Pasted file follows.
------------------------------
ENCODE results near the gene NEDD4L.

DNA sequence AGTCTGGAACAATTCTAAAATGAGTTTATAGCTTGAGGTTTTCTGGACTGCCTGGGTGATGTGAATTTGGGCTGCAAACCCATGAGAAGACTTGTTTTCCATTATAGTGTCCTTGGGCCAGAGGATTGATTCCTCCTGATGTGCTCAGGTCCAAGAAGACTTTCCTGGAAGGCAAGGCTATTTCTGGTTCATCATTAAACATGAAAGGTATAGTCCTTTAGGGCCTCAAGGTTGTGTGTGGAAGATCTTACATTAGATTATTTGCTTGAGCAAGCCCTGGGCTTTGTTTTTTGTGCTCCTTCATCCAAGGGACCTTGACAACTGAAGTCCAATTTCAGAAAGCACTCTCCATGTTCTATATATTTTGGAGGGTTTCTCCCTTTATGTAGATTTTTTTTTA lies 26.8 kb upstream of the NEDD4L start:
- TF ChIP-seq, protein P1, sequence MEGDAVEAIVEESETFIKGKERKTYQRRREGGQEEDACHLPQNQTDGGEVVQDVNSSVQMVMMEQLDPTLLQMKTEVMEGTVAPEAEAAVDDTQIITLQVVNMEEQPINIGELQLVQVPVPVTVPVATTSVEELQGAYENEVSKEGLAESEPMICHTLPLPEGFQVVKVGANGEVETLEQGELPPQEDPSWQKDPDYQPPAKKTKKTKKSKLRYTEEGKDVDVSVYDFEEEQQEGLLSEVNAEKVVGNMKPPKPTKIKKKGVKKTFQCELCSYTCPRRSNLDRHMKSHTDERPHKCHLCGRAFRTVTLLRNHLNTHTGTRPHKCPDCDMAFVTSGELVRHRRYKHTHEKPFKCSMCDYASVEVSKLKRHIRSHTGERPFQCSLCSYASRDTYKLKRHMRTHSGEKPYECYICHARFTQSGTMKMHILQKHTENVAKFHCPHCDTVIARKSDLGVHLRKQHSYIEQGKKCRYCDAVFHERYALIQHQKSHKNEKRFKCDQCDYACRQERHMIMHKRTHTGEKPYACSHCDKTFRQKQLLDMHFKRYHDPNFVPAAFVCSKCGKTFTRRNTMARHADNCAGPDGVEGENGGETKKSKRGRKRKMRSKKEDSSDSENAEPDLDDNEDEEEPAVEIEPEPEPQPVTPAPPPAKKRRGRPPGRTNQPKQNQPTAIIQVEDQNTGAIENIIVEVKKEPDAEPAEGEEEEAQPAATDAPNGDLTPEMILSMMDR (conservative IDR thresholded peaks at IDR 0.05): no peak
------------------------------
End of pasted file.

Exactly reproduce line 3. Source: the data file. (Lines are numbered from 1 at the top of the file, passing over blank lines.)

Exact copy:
- TF ChIP-seq, protein P1, sequence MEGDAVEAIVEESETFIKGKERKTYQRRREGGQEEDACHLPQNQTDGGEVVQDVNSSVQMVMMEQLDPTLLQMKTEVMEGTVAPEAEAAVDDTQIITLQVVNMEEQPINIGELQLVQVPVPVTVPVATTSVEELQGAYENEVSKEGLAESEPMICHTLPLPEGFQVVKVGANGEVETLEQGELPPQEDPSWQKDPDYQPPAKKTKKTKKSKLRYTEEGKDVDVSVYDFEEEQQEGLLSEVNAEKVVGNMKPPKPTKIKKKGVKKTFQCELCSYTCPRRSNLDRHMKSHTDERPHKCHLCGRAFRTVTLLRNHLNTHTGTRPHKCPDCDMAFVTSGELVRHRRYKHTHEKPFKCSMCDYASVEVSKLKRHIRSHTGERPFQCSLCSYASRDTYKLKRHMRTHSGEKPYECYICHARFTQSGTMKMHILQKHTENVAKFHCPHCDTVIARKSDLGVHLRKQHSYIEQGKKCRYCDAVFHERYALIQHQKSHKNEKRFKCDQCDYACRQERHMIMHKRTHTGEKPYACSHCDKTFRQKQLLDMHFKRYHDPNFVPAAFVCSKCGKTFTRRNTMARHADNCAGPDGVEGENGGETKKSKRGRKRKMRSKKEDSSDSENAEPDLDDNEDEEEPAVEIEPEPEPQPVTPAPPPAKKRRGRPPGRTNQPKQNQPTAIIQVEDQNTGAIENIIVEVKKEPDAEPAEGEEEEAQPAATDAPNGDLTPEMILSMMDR (conservative IDR thresholded peaks at IDR 0.05): no peak